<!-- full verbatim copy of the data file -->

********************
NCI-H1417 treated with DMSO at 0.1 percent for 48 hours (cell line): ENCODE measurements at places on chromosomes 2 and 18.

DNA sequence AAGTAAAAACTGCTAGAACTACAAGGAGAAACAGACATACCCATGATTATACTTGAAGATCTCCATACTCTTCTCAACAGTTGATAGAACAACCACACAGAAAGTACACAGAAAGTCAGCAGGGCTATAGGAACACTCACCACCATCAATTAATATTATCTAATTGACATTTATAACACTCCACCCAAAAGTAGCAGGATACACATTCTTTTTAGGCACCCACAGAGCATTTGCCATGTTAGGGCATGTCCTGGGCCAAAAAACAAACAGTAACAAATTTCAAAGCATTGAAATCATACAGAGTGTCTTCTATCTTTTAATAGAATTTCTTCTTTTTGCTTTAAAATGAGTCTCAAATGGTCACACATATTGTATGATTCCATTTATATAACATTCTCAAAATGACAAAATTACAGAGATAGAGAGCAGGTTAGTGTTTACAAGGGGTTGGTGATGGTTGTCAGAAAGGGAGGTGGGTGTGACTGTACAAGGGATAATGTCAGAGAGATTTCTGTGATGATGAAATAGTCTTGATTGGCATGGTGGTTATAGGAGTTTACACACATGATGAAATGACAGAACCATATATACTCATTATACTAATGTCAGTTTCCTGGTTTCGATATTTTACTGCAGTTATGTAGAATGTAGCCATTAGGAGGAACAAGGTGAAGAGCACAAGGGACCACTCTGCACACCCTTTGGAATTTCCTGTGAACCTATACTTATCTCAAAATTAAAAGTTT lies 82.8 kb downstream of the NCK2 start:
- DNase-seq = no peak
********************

NCI-H1417 treated with DMSO at 0.1 percent for 48 hours (cell line): ENCODE measurements at places on chromosomes 2 and 18.

DNA sequence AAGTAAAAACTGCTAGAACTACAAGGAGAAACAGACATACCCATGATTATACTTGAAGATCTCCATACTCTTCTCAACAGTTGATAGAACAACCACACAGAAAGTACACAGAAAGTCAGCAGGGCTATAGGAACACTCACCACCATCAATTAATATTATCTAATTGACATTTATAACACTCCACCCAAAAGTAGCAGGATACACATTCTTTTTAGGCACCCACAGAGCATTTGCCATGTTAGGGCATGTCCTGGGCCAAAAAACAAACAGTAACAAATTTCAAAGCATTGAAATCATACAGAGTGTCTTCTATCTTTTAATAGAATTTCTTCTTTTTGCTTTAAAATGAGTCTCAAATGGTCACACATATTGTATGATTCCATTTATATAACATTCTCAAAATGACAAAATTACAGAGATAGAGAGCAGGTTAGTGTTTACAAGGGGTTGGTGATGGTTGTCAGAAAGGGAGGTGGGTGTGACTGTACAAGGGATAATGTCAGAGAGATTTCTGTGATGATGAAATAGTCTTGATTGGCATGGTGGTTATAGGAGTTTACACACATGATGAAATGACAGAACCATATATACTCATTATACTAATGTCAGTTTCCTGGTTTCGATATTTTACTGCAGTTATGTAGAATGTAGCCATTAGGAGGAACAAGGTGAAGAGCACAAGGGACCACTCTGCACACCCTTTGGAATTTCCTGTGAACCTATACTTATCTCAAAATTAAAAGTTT lies 82.8 kb downstream of the NCK2 start:
- DNase-seq = no peak